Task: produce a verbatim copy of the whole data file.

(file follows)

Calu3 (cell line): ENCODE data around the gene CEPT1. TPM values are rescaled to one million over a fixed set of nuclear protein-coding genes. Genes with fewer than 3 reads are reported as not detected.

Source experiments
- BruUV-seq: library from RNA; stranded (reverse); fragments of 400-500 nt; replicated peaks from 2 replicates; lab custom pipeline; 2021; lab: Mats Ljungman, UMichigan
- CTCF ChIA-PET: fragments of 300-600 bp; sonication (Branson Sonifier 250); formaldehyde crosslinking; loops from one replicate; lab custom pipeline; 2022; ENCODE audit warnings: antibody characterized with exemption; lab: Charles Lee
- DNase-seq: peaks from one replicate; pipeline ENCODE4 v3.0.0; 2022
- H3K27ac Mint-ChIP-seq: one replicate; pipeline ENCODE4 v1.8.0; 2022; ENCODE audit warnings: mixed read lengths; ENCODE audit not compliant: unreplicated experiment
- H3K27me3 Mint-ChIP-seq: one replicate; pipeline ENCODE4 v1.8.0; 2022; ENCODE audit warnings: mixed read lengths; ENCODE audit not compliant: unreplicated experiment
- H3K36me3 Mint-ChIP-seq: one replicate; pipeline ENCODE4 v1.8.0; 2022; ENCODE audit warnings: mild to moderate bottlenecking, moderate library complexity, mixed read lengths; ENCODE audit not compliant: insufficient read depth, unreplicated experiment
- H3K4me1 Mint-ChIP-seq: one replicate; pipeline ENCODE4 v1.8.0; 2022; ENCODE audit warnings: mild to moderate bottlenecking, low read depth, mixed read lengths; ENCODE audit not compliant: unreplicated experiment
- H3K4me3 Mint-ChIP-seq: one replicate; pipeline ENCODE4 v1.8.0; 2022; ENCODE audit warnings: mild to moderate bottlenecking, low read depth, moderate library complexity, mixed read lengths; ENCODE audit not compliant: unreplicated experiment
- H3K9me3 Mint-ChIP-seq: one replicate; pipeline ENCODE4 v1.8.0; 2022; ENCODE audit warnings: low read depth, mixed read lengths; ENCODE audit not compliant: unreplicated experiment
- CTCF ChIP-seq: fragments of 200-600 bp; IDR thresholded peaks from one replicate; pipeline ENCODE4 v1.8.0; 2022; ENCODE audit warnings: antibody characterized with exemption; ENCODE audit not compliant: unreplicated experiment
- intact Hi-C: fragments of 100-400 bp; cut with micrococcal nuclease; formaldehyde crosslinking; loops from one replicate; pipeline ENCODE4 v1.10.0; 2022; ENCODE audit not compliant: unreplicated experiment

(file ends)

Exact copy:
Calu3 (cell line): ENCODE data around the gene CEPT1. TPM values are rescaled to one million over a fixed set of nuclear protein-coding genes. Genes with fewer than 3 reads are reported as not detected.

Source experiments
- BruUV-seq: library from RNA; stranded (reverse); fragments of 400-500 nt; replicated peaks from 2 replicates; lab custom pipeline; 2021; lab: Mats Ljungman, UMichigan
- CTCF ChIA-PET: fragments of 300-600 bp; sonication (Branson Sonifier 250); formaldehyde crosslinking; loops from one replicate; lab custom pipeline; 2022; ENCODE audit warnings: antibody characterized with exemption; lab: Charles Lee
- DNase-seq: peaks from one replicate; pipeline ENCODE4 v3.0.0; 2022
- H3K27ac Mint-ChIP-seq: one replicate; pipeline ENCODE4 v1.8.0; 2022; ENCODE audit warnings: mixed read lengths; ENCODE audit not compliant: unreplicated experiment
- H3K27me3 Mint-ChIP-seq: one replicate; pipeline ENCODE4 v1.8.0; 2022; ENCODE audit warnings: mixed read lengths; ENCODE audit not compliant: unreplicated experiment
- H3K36me3 Mint-ChIP-seq: one replicate; pipeline ENCODE4 v1.8.0; 2022; ENCODE audit warnings: mild to moderate bottlenecking, moderate library complexity, mixed read lengths; ENCODE audit not compliant: insufficient read depth, unreplicated experiment
- H3K4me1 Mint-ChIP-seq: one replicate; pipeline ENCODE4 v1.8.0; 2022; ENCODE audit warnings: mild to moderate bottlenecking, low read depth, mixed read lengths; ENCODE audit not compliant: unreplicated experiment
- H3K4me3 Mint-ChIP-seq: one replicate; pipeline ENCODE4 v1.8.0; 2022; ENCODE audit warnings: mild to moderate bottlenecking, low read depth, moderate library complexity, mixed read lengths; ENCODE audit not compliant: unreplicated experiment
- H3K9me3 Mint-ChIP-seq: one replicate; pipeline ENCODE4 v1.8.0; 2022; ENCODE audit warnings: low read depth, mixed read lengths; ENCODE audit not compliant: unreplicated experiment
- CTCF ChIP-seq: fragments of 200-600 bp; IDR thresholded peaks from one replicate; pipeline ENCODE4 v1.8.0; 2022; ENCODE audit warnings: antibody characterized with exemption; ENCODE audit not compliant: unreplicated experiment
- intact Hi-C: fragments of 100-400 bp; cut with micrococcal nuclease; formaldehyde crosslinking; loops from one replicate; pipeline ENCODE4 v1.10.0; 2022; ENCODE audit not compliant: unreplicated experiment